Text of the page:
Will my rabbits ever get on???(11 Posts)
A few weeks ago one of our female rabbits died and the remaining rabbit female rabbit was moping around so we thought we'd get another female rabbit for company. The new one is 14 weeks old and too young to be neutered and the older one is unneutered as far as we are aware as she was from another home that no longer wanted her .
We have kept them apart but next to each other so they can used to each other and have got them together on neutral territory but they just insist on trying to take chunks out of each other whenever they meet. There haven't been any blood drawn as we intervene as soon as it starts but it does look quite dramatic with lots of chunks of fur flying about.
I am worried that they have now got in to the habit of fighting whenever they are together even though they spend all day every day within inches of each other. We keep changing the meeting place too but that makes no difference.
Any advice would be much appreciated.
You have to get your female neutered. For starters the rate of uterine cancer in unneutered does is 90% by the age of 5.
This will calm her down and will make introducing a new partner easier. At the moment she is full of hormones which are making her dominant. I would leave trying to bond her until she is neutered and healed.
Thanks for that GinBunny, I'll look at getting her booked in to be spayed. Are rabbits more prone to having problems under anaesthetic though? I know its the best thing to do but will it make the other rabbit be more friendly once the older one is spayed and recovered (I think at 14 weeks the new one is too young to be spayed)?
In all honestly (and I've had a lot of experience bonding rabbits), female-female bonds are rarely successful, unless they are litter mates.
If you really want to succeed, is there a local rescue that offers a bonding service? Or if not, they might take one of the girls and find a boy to bond with the other one
Re spaying, rabbit anaesthesia is so much safer than it used to be, I've had quite a few have GA over the past few years, including elderly rabbits, without any ill effects
I've bonded 2 females, but it is BLOODY hard and took about 6 months. Also I still have scars from separating them. They also do both need to be neutered, they are just too territorial otherwise.
Google one of the house rabbit sites, they have some great and very detailed advice.
We had them in 2 cages and swapped them over regularly to get used to the smell of each other, and used a 'stunt double' ( cuddly toy) that was regularly swapped to get them used to each others scent, useful for giving an idea of what the rabbit will do if and when they meet.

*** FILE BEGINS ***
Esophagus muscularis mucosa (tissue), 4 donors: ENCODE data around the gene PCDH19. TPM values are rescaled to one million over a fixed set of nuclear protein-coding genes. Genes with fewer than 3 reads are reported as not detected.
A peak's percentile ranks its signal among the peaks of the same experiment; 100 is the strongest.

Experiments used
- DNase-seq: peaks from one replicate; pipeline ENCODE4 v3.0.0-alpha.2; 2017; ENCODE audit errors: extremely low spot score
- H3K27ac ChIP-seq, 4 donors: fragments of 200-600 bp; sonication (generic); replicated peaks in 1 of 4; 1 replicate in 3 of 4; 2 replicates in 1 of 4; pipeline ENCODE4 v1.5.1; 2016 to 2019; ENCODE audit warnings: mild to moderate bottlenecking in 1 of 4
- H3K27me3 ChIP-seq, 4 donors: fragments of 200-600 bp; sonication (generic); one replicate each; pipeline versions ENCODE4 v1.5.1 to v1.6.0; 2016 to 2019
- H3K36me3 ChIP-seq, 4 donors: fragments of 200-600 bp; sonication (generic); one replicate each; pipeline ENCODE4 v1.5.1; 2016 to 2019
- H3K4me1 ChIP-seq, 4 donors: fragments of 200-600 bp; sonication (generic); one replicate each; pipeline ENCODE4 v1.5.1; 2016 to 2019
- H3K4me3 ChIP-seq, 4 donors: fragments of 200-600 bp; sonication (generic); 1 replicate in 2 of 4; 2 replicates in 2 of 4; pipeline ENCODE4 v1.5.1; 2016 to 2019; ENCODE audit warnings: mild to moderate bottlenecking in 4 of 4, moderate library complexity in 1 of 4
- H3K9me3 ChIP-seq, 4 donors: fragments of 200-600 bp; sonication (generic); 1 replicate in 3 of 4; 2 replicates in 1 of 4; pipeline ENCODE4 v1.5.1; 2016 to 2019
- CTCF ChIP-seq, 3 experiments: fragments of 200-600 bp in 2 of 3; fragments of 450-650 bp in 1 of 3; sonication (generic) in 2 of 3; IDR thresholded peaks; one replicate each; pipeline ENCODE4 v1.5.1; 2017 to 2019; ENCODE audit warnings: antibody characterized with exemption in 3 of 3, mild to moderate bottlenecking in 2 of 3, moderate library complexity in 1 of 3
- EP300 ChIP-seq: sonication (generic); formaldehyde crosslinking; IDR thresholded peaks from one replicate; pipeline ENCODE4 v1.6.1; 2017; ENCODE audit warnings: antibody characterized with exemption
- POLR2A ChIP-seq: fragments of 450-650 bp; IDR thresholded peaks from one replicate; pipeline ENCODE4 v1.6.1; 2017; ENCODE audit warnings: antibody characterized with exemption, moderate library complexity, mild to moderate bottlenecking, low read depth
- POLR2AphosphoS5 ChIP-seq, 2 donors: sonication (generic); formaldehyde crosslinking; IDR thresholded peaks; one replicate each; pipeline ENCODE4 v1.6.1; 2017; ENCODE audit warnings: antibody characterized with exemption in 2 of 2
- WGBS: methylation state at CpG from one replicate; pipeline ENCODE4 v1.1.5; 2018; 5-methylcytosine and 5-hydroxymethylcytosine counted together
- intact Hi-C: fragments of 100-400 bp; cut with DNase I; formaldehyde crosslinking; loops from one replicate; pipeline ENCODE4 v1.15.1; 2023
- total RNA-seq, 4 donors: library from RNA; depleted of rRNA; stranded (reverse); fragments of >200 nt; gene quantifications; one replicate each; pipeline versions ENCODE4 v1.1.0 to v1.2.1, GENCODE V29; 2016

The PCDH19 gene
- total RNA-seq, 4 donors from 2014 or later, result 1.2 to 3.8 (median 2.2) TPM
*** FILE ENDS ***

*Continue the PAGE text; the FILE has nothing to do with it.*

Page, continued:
You then need to progress to brief meetings, but separate them BEFORE. They fight and if they do fight leave it a few days to give them chance to forget it. It is vital that all the introductory meetings take place on properly neutral territory, not in vicinity of the house or garden where the original rabbit has been living. some people recommend doing ito in the back of a moving car, in the hope they will bond over the stress of being transported, or do the introductions in the (empty) bathtub.
Good point about female bonding - and sorry for the late return - we've never tried a female female bond but have tried introducing a female to our female male a couple of times (when partners have passed, we had 6!) and each time it was the females that fought.
I agree with contacting a rescue, they might do the bonding for you while charging you for boarding - the smells of other rabbits in the bonding area might be enough to confuse them. Male female is far more successful, where is your baby from? Is it from somewhere that might take her back if you explain the circumstances?
And I never said sorry to hear about your departed bun, I have lost 4 and each one has broken my heart
Thanks for all the advice: I will take it all on board and keep ploughing on, individually they are both such beautiful rabbits and I would hate to have to return the new one (I got her from a pet shop as the local rescue only had pairs that they didn't want to separate). If the girls don't get on despite all our efforts I can see me getting them a neutered male each and ending up with 4 rabbits instead of 2!!
As an aside, I used to have rabbits when I was a child but I think I am getting so much more out of them now that I am an adult!! I love them even more than the children do!
I had bunnies as a child and was never really bothered by them but I get so much more out of the one I recently got for the kids
he's mine and they know it. He's very dog like which massively surprised me.
I'm also enjoying my pet rabbits much more as an adult. My previous housebun was so clever and understood several verbal commands and hand signals. She was my constant companion and followed me all round the house, even going up and down stairs. Every evening was spent with her sitting on me and refusing to move. I was devastated when we lost her, but she died in my arms.
My Currentbun is not overly blessed with brains, but is so soppy that he's a delight. I've just given him a brand new cardboard box and he's started creating his own windows in it.
I am so glad that I am not alone in being fascinated by my rabbits!!! Would love to have them in the house but we have 2 big dogs that are very partial to a bit of rabbit.
Update....put the girls in the boot of our car today and they were a lot better behaved, instead of fighting, one of them was the chaser and one of them the chasee! Not aggressive chasing either. Then this evening I had the chaser on my lap and the chasee crept up making a soft grunting noise and was gently nipping the chaser???? I am hoping this is progress but feel free to correct me if you know otherwise!
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